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Diekmann to U.S. Papers: "It's Too Late"

When I Hear the Word "Revolver"...

I came across this interview with Slavoj Zizek last week on Obscene Desserts:

Zizek makes interesting points about the displacement of political conflict over economic interests into anodyne debates about multiculturalism and "tolerance" (Walter Benn Michaels argues along similar lines here). Otherwise, Slavoj is in full-on vieillard terrible mode: advocating the death penalty for rapists, promising to send Peter Sloterdijk to the "gulag," even accusing cuddly, adorable Michael Palin of racism. At one point, Zizek proudly announces that he has "Joseph Goebbels' reaction" when he hears multicultural platitudes: "I draw my guns." 

Zizek gets it wrong, but we won't hold him to that, because it's a live interview. The interesting thing is that everyone else gets it wrong, too. The famous quotation that everyone attributes to Goebbels or Goering is "When I hear the word 'culture', I reach for my revolver." It's even been used as the refrain of a pop song by Mission of Burma, later covered by Moby.

But there's no record of those two officials ever saying anything about revolvers. The quote everyone is actually thinking of comes from the first scene of a 1933 play, Schlageter, by the Nazi playwright Hanns Johst. Schlageter tells the story of one of the first National Socialist "martyrs," Albert Leo Schlageter (g), a NSDAP member who was executed by a French military tribunal for acts of sabotage against the occupation of the Ruhr Valley in the early 1920s. Schlageter later became the focus of a Nazi martyr cult. Streets all over Germany were named after him during the Third Reich, and his biography (see photo above) was mandatory reading for students.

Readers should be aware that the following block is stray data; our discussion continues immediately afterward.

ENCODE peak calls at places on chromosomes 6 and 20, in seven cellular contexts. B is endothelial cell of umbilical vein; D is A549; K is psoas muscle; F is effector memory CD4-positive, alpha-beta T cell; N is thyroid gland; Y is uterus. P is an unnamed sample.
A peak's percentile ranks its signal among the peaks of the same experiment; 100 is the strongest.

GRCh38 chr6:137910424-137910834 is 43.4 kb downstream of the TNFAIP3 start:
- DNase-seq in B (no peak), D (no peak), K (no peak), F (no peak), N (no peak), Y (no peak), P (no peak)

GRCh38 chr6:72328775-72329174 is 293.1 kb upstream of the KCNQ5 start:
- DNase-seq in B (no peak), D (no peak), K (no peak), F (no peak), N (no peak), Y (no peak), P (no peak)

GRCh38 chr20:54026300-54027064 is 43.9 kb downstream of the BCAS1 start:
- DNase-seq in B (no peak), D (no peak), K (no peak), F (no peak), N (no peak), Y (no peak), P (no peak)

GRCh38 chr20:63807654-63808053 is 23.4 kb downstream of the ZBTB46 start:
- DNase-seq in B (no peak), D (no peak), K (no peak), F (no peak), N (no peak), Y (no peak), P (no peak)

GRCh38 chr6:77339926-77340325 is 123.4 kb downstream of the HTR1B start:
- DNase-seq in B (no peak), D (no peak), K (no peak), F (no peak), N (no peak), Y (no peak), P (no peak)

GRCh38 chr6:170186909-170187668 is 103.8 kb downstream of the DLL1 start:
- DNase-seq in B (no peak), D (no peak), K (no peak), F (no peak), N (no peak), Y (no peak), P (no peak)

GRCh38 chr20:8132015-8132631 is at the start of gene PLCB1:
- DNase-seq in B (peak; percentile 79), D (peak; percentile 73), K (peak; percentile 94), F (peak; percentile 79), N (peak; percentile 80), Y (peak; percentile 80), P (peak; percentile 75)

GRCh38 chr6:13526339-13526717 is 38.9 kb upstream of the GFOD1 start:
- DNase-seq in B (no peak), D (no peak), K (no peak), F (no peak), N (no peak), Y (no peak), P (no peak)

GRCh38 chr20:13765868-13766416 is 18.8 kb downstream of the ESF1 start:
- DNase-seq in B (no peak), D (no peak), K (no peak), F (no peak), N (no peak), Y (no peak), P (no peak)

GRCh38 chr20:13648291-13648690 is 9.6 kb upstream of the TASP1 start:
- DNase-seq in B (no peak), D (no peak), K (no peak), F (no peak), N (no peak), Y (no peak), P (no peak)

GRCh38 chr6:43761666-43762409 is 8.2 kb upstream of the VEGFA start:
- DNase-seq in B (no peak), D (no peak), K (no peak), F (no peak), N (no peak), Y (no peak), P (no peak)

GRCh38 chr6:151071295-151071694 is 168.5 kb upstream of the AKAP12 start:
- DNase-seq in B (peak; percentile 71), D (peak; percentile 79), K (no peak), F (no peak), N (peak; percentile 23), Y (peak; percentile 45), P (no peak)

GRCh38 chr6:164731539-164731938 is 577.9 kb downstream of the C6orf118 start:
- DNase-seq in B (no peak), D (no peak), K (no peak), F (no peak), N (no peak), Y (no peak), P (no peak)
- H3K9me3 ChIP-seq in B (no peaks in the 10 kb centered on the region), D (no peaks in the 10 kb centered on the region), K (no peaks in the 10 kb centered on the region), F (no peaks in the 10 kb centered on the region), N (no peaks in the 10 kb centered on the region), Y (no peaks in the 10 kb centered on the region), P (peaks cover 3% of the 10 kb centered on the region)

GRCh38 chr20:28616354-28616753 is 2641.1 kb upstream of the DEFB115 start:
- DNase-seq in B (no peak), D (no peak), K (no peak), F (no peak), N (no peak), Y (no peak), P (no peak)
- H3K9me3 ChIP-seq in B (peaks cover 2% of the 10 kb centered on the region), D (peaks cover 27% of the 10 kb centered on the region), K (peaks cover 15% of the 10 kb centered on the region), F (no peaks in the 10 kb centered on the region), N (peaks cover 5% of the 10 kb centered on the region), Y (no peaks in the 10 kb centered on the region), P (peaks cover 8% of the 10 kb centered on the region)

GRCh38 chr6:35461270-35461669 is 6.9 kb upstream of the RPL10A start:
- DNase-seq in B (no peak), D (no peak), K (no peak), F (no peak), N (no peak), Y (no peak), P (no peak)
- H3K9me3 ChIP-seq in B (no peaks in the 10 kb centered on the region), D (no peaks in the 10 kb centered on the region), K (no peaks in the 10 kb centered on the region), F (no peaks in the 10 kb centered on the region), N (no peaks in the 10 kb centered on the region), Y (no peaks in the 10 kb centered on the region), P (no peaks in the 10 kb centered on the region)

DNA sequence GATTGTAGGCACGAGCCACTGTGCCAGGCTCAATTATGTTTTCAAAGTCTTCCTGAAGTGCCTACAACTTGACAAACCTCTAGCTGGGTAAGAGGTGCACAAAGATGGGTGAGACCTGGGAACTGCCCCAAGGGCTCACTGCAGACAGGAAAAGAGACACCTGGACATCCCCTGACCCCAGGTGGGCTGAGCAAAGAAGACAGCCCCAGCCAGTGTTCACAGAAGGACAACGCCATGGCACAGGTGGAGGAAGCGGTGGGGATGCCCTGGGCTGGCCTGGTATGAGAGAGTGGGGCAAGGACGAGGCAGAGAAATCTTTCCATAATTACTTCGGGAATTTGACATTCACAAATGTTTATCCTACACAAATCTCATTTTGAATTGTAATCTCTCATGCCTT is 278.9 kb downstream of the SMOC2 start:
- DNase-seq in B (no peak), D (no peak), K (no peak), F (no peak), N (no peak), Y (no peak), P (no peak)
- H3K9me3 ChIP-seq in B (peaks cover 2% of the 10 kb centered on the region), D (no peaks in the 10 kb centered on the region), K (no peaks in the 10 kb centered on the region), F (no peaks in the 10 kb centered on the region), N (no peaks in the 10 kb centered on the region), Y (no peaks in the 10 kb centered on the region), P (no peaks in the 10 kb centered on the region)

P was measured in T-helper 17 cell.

In Johst's play, Schlageter talkes with a fellow student, Thiemann, about politics. Thiemann utters a long rant which ends with the phrase: "Wenn ich Kultur höre ... entsichere ich meinen Browning," which translates as: "Whenever I hear [the word] 'culture'... I release the safety on my Browning!" In the original, Schlageter reacts with shock to his friend's militance. But not the National Socialists: Baldur von Schirach apparently used the quotation in a speech.

But "release the safety on my Browning" isn't half so catchy as "reach for my revolver," which is how the phrase has been received into English. There are two problems here for the translator.  First, German actually has one catchy word for release the safety (entsichere="de-safety-ize"), but English doesn't. Second, Browning used to be a generic word for all sorts of pistols, but that's no longer the case.* Whoever first translated the phrase as "reach for my revolver" did a brilliant job, I would say. The translation preserves the original meaning, and makes the references more resistant to the passage of time. And it struck a chord, appearling both to American post-punk bands and Slovenian philosophers.

* These days, people are more likely to associated the word Browning with the English poet, which perhaps led to the ludicrous suggestion on the Wikiquote page that the reference to "my Browning" might actually be a literary pun. I like the idea of "releasing the safety" on a book of poetry, but that level of playful irony seems almost Wildean, and if there was one thing Nazi playwrights weren't, it was Wildean.